PeterC wrote: ↑Tue Mar 12, 2019 6:47 amBut I wasn't replying to the OP - who hasn't been here for a while. I was replying to someone else who was making much broader comments than simply a request for book suggestions.Johnny Dangerous wrote: ↑Tue Mar 12, 2019 6:41 amPeterC wrote: ↑Tue Mar 12, 2019 5:30 am
I've been pretty explicit about why I think it's important to reiterate these points when people turn up and say "hey, it's hard to find a teacher, perhaps I can just read this book...". They say these things because (a) they haven't read the mountain of texts talking about the essential importance of a living teacher, and (b) they haven't experienced what a living teacher can give you that a book can't. It would be unkind to them not to point this out. But I've now said it a number of times on this thread, and so I'll stop belaboring this particular point.
The original post is literally someone asking about books and book recommendations, not someone saying they are planning to discover the nature of mind via the Internet.
Sometimes it's reasonable to simply make qualified book recommendations and give a person the benefit of the doubt, rather than immediately assuming the worst of their intentions.
I asked questions like these when I started here (all while spending a big chunk of my income and free time on Dharma teachings - already having a teacher) and yet still people would think it necessary to do things like this. Unless they give you their story, you do not know who is asking the questions or what they are doing outside of their request for book recommendations.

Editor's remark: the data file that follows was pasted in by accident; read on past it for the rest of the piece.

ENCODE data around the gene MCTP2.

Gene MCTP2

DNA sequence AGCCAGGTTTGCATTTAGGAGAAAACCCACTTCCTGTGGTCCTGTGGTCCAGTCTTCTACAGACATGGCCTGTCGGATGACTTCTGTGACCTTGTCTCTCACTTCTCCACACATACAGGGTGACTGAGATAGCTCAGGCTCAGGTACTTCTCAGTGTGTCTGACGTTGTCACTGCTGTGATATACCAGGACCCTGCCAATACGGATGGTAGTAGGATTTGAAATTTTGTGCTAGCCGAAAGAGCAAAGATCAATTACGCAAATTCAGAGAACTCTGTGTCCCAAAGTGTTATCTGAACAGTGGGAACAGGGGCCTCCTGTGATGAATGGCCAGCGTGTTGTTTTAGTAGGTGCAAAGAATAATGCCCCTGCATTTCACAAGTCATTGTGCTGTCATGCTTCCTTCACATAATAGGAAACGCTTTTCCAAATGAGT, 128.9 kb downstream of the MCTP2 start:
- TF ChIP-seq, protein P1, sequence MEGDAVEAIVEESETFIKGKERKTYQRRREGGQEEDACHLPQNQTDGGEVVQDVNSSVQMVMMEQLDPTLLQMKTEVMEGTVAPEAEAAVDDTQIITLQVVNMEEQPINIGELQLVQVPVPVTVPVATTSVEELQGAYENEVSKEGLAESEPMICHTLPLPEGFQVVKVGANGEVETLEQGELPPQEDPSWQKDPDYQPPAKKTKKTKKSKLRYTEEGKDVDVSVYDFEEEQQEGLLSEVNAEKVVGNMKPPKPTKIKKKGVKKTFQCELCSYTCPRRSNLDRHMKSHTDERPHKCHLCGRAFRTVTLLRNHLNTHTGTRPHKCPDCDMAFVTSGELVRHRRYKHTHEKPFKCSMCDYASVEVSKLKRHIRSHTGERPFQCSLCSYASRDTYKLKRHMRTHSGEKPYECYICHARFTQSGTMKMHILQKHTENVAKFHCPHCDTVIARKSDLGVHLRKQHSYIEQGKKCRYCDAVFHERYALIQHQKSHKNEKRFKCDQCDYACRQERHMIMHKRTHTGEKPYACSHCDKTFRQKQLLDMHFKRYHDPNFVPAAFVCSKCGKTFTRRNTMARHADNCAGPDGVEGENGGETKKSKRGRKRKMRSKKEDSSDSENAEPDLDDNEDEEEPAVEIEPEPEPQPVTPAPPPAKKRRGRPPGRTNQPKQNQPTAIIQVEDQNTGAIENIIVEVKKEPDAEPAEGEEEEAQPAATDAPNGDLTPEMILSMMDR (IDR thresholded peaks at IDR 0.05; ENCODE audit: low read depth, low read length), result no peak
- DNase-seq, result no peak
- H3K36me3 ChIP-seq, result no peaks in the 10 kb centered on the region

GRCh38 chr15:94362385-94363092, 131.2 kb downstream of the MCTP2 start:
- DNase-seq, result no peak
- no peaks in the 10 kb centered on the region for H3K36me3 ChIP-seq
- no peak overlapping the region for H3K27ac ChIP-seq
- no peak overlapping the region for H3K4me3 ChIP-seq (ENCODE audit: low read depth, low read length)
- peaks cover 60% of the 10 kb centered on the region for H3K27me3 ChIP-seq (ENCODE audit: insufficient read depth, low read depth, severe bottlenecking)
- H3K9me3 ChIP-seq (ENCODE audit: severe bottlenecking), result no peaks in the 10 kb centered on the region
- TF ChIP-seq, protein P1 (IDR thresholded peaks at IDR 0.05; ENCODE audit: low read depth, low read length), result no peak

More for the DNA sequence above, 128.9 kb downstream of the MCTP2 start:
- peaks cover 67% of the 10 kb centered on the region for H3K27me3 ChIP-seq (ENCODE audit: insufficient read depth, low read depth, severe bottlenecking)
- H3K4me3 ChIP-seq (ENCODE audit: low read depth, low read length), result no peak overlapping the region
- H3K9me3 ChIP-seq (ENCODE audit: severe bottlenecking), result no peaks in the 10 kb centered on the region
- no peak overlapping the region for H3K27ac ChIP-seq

There are also lots of people with five trillion empowerments that don't seem to be particularly devoted students, while there are some with no empowerments who might be truly drawn to the teachings, for a number of reasons - among them being from other traditions as I mentioned, such as Zen or Chan. Intention/motivation is not always something that comes through in a simple request for book recommendations either.
I think you are going way farther than recommending a teacher (I've done that too in this thread) you are telling someone they should not read a book, essentially.
Anyway, I think our respective opinions are clear. Like I said, I won't belabor this point further.
Edit: I did in fact tell the OP that they should find a teacher and not try to learn this from a book. That was because the OP described themself as a beginner wanting "the most complete and best introduction for beginners in Mahamudra". The most complete and best introduction is from a teacher. I don't think anyone should feel bad about saying that.
It's up to you what you feel bad about man. I think you are going way overboard, and moreover I think it's a general trend on DW when it comes to this subject, I think many people here communicate terribly when "what books should I read" comes up, I don't think trying to nanny people like that does much good, and I suspect it creates more resistance than it does inspire adherence to the teachings... though I don't doubt the good intentions behind it at all. I'll leave it at that.